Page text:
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We read with great interest the recently published article by Koo et al.1 This retrospective cohort study used the Hospital Frailty Risk Score (HFRS) to measure ‘frailty’ and its association with complication rates and healthcare resource utilization in patients who underwent endovascular treatment of ruptured intracranial aneurysms. Koo et al used ICD-10-CM codes to identify patients, who were then categorized into frailty groups: low (HFRS <5), intermediate (HFRS 5–15), and high (HFRS >15). The study concluded that greater frailty, as defined by the HFRS, was associated with increased postoperative complications, length of hospital stay, total healthcare cost, and non-routine discharge disposition. We would appreciate clarification from the authors regarding the following concerns.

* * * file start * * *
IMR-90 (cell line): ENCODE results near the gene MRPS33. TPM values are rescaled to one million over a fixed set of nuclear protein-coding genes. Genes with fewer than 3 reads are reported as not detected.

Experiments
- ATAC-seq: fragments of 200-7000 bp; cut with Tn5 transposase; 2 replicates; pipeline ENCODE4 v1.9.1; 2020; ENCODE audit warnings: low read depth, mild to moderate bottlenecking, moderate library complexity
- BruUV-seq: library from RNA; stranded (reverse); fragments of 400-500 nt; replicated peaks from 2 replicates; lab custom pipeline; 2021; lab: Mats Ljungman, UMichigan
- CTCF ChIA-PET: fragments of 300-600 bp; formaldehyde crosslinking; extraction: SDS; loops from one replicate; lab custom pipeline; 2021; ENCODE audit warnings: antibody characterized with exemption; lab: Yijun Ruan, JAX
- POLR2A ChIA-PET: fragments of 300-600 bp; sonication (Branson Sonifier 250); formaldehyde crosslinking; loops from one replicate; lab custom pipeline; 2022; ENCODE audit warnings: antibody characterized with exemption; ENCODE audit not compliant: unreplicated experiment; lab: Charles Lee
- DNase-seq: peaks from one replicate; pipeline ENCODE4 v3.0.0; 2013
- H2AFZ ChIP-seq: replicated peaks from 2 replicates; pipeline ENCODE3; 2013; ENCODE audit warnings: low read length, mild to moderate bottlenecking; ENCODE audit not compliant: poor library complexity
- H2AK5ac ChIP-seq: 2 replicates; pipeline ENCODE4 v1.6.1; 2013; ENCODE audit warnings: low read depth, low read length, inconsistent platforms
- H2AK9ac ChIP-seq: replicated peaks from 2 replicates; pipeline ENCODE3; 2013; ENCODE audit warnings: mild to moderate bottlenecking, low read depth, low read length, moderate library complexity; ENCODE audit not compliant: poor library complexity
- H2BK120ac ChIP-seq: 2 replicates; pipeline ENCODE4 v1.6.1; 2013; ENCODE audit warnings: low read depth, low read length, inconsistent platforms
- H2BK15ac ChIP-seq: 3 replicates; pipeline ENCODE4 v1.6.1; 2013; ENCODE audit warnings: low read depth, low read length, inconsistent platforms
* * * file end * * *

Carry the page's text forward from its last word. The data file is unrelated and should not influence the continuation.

The HFRS is a risk score derived from >1000 ICD-10-CM codes over-represented in a population of hospitalized older adults (≥75 years of age).2 One of the most concerning aspects …
Contributors All authors (EE, KR, MHS, CB) contributed significantly to the design, conception, preparation, and review of the letter.
Funding The authors have not declared a specific grant for this research from any funding agency in the public, commercial or not-for-profit sectors.
Competing interests None declared.
Provenance and peer review Not commissioned; internally peer reviewed.
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